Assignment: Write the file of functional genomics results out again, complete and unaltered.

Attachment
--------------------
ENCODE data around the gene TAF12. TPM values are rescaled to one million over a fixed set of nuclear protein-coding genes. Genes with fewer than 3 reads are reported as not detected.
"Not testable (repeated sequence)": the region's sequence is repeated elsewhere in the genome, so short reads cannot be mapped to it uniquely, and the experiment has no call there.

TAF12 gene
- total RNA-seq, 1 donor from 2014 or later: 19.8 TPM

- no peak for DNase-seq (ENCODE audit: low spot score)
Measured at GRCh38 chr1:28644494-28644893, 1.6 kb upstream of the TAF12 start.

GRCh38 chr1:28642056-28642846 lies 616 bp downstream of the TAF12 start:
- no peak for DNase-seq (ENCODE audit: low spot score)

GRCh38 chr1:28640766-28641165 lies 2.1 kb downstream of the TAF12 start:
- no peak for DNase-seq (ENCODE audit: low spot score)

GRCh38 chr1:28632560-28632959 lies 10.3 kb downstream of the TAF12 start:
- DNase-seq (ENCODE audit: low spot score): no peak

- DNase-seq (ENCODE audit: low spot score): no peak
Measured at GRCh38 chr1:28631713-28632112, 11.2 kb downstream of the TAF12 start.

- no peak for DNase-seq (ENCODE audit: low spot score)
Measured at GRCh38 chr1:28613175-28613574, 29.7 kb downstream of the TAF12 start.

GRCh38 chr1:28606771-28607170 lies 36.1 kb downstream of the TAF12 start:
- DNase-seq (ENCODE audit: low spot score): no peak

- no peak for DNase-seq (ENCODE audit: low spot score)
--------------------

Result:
ENCODE data around the gene TAF12. TPM values are rescaled to one million over a fixed set of nuclear protein-coding genes. Genes with fewer than 3 reads are reported as not detected.
"Not testable (repeated sequence)": the region's sequence is repeated elsewhere in the genome, so short reads cannot be mapped to it uniquely, and the experiment has no call there.

TAF12 gene
- total RNA-seq, 1 donor from 2014 or later: 19.8 TPM

- no peak for DNase-seq (ENCODE audit: low spot score)
Measured at GRCh38 chr1:28644494-28644893, 1.6 kb upstream of the TAF12 start.

GRCh38 chr1:28642056-28642846 lies 616 bp downstream of the TAF12 start:
- no peak for DNase-seq (ENCODE audit: low spot score)

GRCh38 chr1:28640766-28641165 lies 2.1 kb downstream of the TAF12 start:
- no peak for DNase-seq (ENCODE audit: low spot score)

GRCh38 chr1:28632560-28632959 lies 10.3 kb downstream of the TAF12 start:
- DNase-seq (ENCODE audit: low spot score): no peak

- DNase-seq (ENCODE audit: low spot score): no peak
Measured at GRCh38 chr1:28631713-28632112, 11.2 kb downstream of the TAF12 start.

- no peak for DNase-seq (ENCODE audit: low spot score)
Measured at GRCh38 chr1:28613175-28613574, 29.7 kb downstream of the TAF12 start.

GRCh38 chr1:28606771-28607170 lies 36.1 kb downstream of the TAF12 start:
- DNase-seq (ENCODE audit: low spot score): no peak

- no peak for DNase-seq (ENCODE audit: low spot score)